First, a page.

WILMINGTON – Reid Collins & Tsai, a national boutique trial law firm, announced Wednesday that it has opened a Wilmington office.Headquartered in Austin, Texas, Reid Collins also has offices in Dallas, New York and Washington, D.C. Its Wilmington office is located in the Nemours Building off North Orange Street.Leading the office is new partner Jonathan M. Kass, who left Offit Kurman after less than two years, and joining him as a counselor is Norman Monhait, a longtime leading state corporate litigator who will return from retirement.The 11-year-old Reid Collins has quickly made a name for itself in handling high-profile, complex business disputes on a success-fee basis. It is a frequent foil of big law firms, investment banks, and accounting firms by representing fund managers, investor groups, trustees, receivers, and more.
[caption id="attachment_209473" align="alignright" width="220"] Bill Reid | PHOTO COURTESY OF REID COLLINS[/caption]
Reid Collins co-founder Bill Reid said that the firm has long wanted to operate a Delaware office, but was waiting for the right fit. Reid has been friends with Monhait for more than 15 years and depended on him as local counsel many times. His firm had also worked with Kass on a case in recent years, and Reid was impressed with his work.While other plaintiff firms may shy away from Delaware’s non-jury Court of Chancery, Reid said that he enjoys trying cases here because of the strength of the judges and the predictability of its case law.“Although Delaware is certainly deferential to business judgments that turned out wrong … I think that equally true of Delaware is that they don't tolerate blatant wrongdoing,” he said.Kass, who has built his career representing institutional investors in corporate governance disputes, appraisal rights litigation, and securities cases, said the opportunity with Reid Collins came together quickly late last year.After deciding to leave Offit Kurman to start his own boutique firm, Kass mentioned his plans to a contact who shared them with Reid. Less than 24 hours later, he got a call from Reid to see if he’d be interested in joining his firm and running the new office.“It was the easiest decision because, ultimately, the firm is the perfect platform to do everything I wanted to do with my own practice, but at a different level because of the Reid Collins platform and deep bench of lawyers,” Kass said. “It was an absolute no-brainer.”In a city often geared toward representing large companies and high-profile clients before the Court of Chancery or the state’s federal courts, Kass said that he was drawn to representing investors as courts grapple with how or whether to consider intrinsic valuation of companies. He said that he believes the state’s courts are “at a crossroads” on the issue as plaintiffs seek to convince judges to consider factors other than stock prices.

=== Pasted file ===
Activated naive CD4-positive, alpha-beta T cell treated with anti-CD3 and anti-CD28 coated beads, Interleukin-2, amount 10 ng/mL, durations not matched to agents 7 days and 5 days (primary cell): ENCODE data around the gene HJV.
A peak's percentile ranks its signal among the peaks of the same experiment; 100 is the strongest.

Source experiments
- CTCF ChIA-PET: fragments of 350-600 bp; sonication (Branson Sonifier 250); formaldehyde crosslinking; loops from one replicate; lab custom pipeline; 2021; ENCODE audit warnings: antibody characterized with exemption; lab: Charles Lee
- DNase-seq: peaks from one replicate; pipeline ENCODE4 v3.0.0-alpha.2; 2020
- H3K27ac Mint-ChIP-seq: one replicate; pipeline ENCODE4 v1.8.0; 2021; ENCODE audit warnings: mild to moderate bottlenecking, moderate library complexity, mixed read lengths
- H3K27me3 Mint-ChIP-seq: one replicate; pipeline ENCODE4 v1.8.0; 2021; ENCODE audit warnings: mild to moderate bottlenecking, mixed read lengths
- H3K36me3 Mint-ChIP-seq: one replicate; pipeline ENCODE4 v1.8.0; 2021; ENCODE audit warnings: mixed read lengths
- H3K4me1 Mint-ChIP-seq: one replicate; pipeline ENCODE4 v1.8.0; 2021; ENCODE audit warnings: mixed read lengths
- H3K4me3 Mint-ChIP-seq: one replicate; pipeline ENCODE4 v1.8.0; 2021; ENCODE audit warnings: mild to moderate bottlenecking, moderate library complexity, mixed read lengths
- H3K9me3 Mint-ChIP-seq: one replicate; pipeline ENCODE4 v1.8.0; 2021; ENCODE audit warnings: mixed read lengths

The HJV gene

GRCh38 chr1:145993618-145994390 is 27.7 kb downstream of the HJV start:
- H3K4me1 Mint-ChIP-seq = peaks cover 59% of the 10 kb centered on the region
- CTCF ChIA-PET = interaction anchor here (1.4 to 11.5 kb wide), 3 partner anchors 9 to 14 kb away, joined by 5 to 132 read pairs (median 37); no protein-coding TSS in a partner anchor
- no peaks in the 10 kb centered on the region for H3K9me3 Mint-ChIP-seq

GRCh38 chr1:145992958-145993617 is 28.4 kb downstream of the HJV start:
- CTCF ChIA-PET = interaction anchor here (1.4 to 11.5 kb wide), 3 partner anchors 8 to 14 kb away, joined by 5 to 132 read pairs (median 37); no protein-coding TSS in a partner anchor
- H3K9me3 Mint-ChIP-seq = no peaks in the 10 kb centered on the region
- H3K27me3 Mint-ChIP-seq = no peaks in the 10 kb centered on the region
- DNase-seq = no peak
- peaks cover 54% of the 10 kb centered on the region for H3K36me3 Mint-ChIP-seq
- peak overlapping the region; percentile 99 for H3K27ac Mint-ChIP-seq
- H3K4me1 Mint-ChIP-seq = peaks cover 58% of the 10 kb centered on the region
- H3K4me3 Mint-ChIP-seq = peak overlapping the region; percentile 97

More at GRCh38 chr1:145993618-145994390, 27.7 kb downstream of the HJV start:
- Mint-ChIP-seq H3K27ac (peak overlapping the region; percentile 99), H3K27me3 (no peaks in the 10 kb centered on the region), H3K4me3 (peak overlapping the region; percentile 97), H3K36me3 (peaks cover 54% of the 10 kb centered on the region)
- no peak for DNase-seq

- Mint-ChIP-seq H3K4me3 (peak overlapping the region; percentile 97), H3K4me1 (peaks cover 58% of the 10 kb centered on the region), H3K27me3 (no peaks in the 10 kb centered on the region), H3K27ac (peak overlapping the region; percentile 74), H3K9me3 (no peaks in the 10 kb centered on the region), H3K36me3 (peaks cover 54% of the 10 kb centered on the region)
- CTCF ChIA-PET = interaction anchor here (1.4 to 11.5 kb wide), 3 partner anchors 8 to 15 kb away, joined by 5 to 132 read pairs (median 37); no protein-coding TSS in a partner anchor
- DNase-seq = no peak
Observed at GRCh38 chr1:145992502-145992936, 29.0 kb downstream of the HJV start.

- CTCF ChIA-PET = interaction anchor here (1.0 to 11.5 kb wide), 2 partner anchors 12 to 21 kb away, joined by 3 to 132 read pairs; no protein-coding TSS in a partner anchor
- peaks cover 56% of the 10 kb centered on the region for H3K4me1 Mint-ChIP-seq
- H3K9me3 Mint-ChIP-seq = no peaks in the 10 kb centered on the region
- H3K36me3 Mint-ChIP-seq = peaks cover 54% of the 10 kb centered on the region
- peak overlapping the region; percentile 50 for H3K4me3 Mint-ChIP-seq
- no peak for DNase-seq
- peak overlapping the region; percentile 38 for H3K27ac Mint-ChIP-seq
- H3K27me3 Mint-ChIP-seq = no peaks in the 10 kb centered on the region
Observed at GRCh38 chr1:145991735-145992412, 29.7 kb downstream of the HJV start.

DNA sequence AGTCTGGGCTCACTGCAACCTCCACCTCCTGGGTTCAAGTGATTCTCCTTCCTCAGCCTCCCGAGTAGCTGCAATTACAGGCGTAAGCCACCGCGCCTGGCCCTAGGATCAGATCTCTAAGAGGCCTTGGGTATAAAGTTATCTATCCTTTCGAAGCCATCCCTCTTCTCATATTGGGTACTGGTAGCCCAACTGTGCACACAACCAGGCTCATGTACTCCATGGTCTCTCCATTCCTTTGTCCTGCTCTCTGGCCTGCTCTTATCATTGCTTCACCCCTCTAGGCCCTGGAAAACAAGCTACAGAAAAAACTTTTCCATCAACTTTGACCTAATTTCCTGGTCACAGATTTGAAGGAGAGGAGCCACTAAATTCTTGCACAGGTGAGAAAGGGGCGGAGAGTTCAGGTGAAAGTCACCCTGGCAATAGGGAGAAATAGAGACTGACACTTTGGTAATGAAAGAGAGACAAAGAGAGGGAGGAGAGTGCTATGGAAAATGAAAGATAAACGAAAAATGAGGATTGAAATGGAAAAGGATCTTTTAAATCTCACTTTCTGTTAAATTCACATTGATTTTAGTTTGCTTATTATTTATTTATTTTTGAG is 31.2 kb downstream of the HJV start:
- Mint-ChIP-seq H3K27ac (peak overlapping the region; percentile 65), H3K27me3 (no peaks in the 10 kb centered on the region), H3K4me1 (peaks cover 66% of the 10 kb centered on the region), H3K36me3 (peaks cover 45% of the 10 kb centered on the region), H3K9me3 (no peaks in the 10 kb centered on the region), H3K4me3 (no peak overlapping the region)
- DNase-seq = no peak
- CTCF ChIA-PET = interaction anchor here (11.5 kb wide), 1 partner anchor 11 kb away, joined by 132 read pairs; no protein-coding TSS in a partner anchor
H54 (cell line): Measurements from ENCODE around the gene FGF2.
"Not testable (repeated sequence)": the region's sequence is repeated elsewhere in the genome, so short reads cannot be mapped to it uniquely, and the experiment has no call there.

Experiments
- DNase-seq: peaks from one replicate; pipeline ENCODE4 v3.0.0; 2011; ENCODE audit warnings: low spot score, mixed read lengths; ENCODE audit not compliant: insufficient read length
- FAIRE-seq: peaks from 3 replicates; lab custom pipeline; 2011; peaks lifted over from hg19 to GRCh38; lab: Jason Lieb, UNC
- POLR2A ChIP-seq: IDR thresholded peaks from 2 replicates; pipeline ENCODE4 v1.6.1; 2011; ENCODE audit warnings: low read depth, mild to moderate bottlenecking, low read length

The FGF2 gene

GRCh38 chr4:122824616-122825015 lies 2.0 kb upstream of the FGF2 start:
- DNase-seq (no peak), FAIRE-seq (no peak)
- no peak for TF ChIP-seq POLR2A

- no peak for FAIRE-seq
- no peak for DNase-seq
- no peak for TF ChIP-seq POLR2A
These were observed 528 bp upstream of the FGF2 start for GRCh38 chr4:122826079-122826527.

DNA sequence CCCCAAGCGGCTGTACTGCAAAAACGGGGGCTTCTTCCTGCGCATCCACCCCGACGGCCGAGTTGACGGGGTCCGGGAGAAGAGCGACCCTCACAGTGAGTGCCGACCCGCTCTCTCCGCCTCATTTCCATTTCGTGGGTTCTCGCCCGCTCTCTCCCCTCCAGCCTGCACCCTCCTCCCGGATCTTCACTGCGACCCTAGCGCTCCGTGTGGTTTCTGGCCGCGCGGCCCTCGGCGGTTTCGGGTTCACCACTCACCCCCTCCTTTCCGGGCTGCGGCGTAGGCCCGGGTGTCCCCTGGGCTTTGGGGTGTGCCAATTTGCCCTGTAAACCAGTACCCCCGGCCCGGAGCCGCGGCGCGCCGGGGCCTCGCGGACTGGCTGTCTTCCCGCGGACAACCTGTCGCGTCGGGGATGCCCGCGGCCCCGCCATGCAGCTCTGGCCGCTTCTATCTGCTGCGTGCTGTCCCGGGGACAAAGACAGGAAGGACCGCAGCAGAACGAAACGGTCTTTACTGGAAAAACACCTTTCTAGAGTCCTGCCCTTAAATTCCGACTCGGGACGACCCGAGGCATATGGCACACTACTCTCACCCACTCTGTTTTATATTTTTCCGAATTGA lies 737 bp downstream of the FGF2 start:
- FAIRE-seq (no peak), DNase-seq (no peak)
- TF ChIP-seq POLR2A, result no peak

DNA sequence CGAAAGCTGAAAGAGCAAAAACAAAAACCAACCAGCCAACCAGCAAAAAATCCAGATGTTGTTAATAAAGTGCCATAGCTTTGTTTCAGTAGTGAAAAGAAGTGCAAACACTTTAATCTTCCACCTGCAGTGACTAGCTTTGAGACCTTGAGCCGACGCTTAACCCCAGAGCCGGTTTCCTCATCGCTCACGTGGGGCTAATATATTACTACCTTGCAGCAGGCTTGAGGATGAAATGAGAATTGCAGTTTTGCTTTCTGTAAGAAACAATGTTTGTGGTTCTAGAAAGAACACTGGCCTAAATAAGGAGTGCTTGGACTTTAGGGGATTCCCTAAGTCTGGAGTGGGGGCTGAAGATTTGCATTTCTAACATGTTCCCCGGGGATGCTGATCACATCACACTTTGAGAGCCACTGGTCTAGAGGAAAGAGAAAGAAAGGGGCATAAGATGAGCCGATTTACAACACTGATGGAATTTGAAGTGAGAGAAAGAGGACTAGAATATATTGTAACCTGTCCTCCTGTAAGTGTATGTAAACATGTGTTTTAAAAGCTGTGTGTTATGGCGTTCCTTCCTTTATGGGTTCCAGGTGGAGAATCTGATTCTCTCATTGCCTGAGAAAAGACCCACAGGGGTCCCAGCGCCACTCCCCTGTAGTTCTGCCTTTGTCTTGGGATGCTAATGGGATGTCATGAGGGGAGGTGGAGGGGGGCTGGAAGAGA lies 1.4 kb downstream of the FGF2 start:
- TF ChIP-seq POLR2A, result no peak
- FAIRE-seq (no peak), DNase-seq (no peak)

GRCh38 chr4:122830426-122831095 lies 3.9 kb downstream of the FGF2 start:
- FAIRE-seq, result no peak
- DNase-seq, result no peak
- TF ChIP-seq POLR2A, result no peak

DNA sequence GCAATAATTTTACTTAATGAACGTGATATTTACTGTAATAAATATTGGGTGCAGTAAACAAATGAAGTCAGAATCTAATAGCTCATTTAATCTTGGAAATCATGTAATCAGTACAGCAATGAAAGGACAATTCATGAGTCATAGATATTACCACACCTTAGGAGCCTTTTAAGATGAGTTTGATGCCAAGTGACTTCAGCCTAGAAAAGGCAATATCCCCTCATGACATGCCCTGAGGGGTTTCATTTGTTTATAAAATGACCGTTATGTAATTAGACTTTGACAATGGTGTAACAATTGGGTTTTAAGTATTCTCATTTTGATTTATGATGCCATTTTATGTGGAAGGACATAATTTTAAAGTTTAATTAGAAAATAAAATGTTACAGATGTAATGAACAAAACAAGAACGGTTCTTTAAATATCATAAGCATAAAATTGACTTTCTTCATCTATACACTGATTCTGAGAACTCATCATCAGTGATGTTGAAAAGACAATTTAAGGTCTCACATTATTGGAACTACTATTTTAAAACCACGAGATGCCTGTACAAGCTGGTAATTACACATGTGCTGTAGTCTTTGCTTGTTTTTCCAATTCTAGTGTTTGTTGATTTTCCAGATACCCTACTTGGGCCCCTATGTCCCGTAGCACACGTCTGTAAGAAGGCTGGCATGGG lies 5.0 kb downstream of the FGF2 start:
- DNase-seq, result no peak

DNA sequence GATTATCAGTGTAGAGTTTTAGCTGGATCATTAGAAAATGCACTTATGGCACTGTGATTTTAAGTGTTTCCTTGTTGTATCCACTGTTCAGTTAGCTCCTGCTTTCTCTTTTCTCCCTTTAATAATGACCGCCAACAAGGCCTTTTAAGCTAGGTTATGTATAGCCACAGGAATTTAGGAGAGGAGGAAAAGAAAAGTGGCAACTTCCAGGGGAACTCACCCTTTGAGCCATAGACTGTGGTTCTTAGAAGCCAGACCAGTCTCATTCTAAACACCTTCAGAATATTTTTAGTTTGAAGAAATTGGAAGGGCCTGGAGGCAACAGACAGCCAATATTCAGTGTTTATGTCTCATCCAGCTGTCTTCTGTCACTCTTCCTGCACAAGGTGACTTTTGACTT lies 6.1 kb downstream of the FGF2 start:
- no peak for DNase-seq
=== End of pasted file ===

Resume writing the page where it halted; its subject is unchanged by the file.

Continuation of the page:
[caption id="attachment_209471" align="alignleft" width="300"] Reid Collins has opened its new downtown Wilmington office at the Nemours Building. | PHOTO COURTESY OF CBRE[/caption]
“The firm's advocacy coupled with its judgment on how to pursue these matters is exactly why I'm here,” he said. “I think there's a clear consensus that for a myriad of reasons, mergers, acquisitions, and asset transactions, don't always happen in a kosher manner.”Kass will be able to consult Monhait, who handled complex business litigation and plaintiff investor representation as a partner at the former Rosenthal Monhait & Goddess in Wilmington for decades. Reid said that he wanted his longtime friend to help guide their local strategy and was able to convince him to unretire.“It certainly was not something I had contemplated, but I've always enjoyed working with Bill and his team of very talented lawyers,” Monhait said. “I was at a point where I was open to the possibility of engaging in some enjoyable intellectual challenge.”For now, Reid said he’s envisioning “smart growth” in the firm’s Wilmington office, taking advantage of the right opportunities but not entering the year with a firm plan to expand its workforce.